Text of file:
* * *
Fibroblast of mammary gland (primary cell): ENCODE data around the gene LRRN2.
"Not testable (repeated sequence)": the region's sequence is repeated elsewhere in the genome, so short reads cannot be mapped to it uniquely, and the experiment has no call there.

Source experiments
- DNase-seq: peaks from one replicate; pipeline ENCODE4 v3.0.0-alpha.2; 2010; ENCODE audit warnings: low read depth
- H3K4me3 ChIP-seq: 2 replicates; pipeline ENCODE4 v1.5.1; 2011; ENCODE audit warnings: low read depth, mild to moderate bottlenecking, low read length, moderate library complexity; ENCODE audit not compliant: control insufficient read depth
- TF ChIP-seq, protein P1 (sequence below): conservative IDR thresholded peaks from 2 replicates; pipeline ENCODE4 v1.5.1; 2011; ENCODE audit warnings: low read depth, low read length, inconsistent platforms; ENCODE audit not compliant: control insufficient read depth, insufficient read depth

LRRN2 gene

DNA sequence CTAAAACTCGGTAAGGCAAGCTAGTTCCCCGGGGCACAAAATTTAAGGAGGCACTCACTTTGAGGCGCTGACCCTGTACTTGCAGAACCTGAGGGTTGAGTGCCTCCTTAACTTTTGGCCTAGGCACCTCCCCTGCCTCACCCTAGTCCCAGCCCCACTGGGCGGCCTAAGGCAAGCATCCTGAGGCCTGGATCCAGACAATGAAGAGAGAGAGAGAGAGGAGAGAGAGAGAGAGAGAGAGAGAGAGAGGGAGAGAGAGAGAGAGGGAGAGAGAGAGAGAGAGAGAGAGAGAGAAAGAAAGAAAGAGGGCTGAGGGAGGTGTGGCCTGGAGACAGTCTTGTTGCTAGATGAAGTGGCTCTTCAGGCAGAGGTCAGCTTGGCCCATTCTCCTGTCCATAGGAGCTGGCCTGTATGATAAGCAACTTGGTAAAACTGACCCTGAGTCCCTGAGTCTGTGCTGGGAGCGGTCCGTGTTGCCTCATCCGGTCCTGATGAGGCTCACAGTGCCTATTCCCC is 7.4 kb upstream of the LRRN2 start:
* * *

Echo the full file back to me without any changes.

Fibroblast of mammary gland (primary cell): ENCODE data around the gene LRRN2.
"Not testable (repeated sequence)": the region's sequence is repeated elsewhere in the genome, so short reads cannot be mapped to it uniquely, and the experiment has no call there.

Source experiments
- DNase-seq: peaks from one replicate; pipeline ENCODE4 v3.0.0-alpha.2; 2010; ENCODE audit warnings: low read depth
- H3K4me3 ChIP-seq: 2 replicates; pipeline ENCODE4 v1.5.1; 2011; ENCODE audit warnings: low read depth, mild to moderate bottlenecking, low read length, moderate library complexity; ENCODE audit not compliant: control insufficient read depth
- TF ChIP-seq, protein P1 (sequence below): conservative IDR thresholded peaks from 2 replicates; pipeline ENCODE4 v1.5.1; 2011; ENCODE audit warnings: low read depth, low read length, inconsistent platforms; ENCODE audit not compliant: control insufficient read depth, insufficient read depth

LRRN2 gene

DNA sequence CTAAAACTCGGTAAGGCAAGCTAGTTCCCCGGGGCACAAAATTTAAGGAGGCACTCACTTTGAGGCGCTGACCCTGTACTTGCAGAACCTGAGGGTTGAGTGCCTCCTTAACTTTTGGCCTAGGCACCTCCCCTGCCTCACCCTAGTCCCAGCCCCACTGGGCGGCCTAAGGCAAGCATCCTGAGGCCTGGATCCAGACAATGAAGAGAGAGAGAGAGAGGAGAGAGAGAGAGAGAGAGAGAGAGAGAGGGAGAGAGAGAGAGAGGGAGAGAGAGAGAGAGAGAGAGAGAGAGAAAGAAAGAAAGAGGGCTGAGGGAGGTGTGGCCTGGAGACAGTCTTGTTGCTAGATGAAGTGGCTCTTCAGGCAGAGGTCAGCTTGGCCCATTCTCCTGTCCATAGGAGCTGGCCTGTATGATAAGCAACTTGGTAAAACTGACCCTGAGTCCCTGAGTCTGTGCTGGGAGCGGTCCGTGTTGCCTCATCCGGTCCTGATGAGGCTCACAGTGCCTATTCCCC is 7.4 kb upstream of the LRRN2 start: